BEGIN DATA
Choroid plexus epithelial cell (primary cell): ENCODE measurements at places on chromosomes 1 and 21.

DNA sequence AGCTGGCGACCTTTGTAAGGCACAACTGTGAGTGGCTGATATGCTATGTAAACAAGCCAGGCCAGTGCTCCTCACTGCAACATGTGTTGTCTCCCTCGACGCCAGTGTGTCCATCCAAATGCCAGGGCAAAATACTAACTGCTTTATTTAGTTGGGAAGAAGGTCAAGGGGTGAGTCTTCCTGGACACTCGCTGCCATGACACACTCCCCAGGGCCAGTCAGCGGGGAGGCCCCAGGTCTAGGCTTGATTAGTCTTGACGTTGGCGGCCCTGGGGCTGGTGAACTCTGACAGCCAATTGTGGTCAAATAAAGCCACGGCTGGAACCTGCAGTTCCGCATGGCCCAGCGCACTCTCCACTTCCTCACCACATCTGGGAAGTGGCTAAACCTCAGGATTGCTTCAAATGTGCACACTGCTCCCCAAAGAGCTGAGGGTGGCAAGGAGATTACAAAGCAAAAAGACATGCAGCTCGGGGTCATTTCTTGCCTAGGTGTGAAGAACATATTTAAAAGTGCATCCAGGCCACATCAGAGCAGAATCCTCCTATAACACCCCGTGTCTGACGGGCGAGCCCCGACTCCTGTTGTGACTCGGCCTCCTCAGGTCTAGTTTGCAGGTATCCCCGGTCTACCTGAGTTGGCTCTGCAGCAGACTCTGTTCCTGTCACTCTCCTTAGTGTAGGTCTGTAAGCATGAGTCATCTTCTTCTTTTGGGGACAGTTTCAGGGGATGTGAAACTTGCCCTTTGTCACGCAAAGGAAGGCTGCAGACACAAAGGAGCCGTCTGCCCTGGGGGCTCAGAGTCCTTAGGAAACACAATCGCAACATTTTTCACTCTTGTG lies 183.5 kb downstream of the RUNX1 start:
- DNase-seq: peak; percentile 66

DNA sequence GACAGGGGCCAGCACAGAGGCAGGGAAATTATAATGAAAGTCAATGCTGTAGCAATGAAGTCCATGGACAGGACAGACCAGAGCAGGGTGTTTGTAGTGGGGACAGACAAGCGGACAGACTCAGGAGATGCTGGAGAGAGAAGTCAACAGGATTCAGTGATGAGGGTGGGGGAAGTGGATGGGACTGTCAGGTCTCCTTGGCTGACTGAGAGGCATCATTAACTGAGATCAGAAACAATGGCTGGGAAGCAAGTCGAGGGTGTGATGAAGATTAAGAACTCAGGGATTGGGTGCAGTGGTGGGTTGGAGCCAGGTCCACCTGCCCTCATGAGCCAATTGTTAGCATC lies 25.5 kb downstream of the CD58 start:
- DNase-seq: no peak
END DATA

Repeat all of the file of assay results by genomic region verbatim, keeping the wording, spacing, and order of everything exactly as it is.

Choroid plexus epithelial cell (primary cell): ENCODE measurements at places on chromosomes 1 and 21.

DNA sequence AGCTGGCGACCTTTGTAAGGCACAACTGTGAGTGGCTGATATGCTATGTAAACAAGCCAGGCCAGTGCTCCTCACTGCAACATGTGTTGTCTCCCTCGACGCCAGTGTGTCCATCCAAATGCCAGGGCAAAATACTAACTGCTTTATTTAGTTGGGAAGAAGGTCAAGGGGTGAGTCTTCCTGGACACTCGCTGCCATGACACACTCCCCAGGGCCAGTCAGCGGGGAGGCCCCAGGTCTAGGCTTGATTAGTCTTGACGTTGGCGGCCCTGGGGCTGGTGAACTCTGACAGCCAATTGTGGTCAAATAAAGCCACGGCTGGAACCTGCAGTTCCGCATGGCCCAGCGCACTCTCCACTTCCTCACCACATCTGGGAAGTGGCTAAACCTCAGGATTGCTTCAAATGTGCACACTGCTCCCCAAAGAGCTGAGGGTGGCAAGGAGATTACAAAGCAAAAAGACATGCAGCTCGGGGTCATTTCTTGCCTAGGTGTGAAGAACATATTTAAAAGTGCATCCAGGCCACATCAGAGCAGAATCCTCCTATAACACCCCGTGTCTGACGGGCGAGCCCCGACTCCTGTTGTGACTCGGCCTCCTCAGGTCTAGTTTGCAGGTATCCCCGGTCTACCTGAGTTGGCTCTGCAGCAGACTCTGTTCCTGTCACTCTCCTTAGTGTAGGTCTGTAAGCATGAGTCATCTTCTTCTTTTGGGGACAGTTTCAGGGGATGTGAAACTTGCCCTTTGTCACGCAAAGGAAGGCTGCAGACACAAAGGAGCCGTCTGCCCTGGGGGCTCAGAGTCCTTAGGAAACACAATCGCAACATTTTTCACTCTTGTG lies 183.5 kb downstream of the RUNX1 start:
- DNase-seq: peak; percentile 66

DNA sequence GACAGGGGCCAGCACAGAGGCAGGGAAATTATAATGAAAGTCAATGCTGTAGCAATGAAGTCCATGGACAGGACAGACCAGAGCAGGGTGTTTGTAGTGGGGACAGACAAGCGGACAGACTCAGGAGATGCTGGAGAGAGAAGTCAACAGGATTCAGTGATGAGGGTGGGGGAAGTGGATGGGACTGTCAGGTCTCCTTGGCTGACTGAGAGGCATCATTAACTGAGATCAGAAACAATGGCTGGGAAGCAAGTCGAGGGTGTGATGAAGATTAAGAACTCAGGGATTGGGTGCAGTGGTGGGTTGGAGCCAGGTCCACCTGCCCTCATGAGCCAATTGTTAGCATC lies 25.5 kb downstream of the CD58 start:
- DNase-seq: no peak